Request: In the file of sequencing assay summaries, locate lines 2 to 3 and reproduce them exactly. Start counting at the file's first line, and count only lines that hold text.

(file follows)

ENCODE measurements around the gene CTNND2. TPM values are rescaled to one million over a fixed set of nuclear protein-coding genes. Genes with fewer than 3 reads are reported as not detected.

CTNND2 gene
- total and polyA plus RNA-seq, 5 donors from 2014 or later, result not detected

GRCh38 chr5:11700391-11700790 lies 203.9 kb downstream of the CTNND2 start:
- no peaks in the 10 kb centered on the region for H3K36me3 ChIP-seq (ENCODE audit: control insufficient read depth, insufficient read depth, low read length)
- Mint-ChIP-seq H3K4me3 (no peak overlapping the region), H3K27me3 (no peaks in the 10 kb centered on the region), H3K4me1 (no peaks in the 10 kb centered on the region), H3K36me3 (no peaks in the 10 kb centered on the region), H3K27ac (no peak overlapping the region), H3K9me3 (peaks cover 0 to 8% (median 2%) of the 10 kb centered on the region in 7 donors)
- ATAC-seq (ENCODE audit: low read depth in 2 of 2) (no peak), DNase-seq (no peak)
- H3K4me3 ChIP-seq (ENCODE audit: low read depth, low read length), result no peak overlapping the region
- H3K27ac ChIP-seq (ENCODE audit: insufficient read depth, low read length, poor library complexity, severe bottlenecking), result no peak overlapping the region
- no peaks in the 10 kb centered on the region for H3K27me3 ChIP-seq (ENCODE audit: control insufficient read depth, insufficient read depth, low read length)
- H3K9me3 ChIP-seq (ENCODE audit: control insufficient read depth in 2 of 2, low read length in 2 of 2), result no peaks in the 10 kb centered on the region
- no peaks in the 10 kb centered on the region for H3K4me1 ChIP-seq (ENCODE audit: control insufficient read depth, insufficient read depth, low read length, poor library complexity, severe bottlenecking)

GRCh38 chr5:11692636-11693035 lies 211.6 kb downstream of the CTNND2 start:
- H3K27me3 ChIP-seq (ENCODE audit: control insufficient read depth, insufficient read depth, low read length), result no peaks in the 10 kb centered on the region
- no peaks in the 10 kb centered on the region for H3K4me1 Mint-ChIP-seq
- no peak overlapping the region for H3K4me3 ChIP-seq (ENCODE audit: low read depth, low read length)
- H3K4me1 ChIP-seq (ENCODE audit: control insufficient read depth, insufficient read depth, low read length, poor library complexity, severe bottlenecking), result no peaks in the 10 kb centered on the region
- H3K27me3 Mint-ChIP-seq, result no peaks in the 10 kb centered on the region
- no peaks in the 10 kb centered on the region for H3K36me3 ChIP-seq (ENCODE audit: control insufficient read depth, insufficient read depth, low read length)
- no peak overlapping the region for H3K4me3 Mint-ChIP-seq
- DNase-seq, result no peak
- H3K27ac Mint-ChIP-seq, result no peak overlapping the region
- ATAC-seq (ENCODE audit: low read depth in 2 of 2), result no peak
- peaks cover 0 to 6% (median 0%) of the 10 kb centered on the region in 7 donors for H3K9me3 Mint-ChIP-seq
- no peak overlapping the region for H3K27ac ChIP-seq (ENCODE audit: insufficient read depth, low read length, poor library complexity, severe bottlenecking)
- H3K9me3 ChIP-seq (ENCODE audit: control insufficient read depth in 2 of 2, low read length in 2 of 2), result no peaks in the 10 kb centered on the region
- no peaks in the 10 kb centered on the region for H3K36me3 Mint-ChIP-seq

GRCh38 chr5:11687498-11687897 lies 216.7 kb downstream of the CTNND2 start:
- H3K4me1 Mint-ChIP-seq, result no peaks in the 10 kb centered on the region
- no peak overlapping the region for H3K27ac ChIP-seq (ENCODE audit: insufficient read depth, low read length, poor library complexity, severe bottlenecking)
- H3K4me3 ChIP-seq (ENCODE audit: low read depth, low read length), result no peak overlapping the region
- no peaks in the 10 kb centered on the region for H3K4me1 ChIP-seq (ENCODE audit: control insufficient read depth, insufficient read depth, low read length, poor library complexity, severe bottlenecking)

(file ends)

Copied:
CTNND2 gene
- total and polyA plus RNA-seq, 5 donors from 2014 or later, result not detected